It is impermeable to water and super versatile. Very cheap and easy to manufacture, and so light, that even its transportation costs are reduced to half, compared to other materials. Being so light and cheap, makes it so much more practical for production companies and consumers to prefer it over other materials such as wood, metal, glass, ceramic, stone, etc.
The 20th century hype material, Plastic, has become a huge part of our everyday lives. From office supplies, jewellery, accessories, clothes, toys, kitchen and bathroom appliances and products, to building materials, huge vehicles and spacecraft, the world of plastic is all around us, and in so many cute colors too!
All that sounds really good and wonderful, but unfortunately it turns out to be “too good to be true”. Plastic very soon showed us its real face, being one of the biggest causes of pollution in the world, starting from environmental and wildlife concerns, to human health!
Marine life, birds and humans
Depending on the type of plastic, it may take up to hundreds of years for a plastic product to decompose. During those years, when we don’t recycle them, plastics just pile up in landfills and in the oceans. What happens there?
Entanglement alone, causes the death of hundreds of thousands of marine mammals and even birds every year! Being trapped in circular plastic packaging materials, an animal will grow bigger in size, and the plastic will cut into its flesh. Being trapped in plastic bags or fishing nets, causes suffocation and drowing of those mammals that need to come out of the water for oxygen. Any plastic ring or rope that makes its way around a bird’s beak, can cause it to starve to death, since the bird won’t be able to eat. If the whole body of a bird gets entangled in fishing nets or ropes, it will prevent it from flying and avoid its predators, or will simply strangle it.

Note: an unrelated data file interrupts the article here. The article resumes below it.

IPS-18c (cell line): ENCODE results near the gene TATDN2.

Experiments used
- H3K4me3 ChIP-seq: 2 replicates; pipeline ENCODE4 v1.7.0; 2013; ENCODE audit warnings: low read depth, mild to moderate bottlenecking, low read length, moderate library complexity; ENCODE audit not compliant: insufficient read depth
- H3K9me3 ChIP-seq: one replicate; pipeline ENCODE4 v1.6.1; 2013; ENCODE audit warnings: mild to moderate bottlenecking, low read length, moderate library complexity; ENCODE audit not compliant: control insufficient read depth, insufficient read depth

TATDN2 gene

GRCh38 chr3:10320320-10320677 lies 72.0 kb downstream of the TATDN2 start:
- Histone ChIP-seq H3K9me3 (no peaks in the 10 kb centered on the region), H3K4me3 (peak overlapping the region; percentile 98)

Entering the Food Chain, is the next big problem caused to marine life and birds by plastics. Plastic bags and other plastic pieces in the sea are mistaken for food, causing fish and mammals to die of starvation, not being able to digest the plastics, and having no room for real food.
Decomposition of plastics would normally occur faster in the oceans, due to exposure to sun, rain and other conditions. This is not the case though, since the increased volume of plastics in the oceans has slowed down the process after all.
But even when plastic decomposes, it releases toxic chemicals such as bisphenol A. (BPA), which are ultimately absorbed by the marine life. BPA affects growth, reproduction and development in aquatic organisms.
Humans stand on top of the Food Chain, so these chemicals can make their way into your body. BPA is an endocrine disruptor, which means it can cause cancerous tumors, birth defects, and other developmental disorders to us.
Oceans are not the only place plastics end up in. Taking up space in Landfills is the next thing. As Landfills reach their full capacity, new ones must be created to hold the next millions of tons of our trash. Space needs to be saved, and for that to happen we better choose recycling over dumping whenever we can. Especially with such long lasting materials like plastic.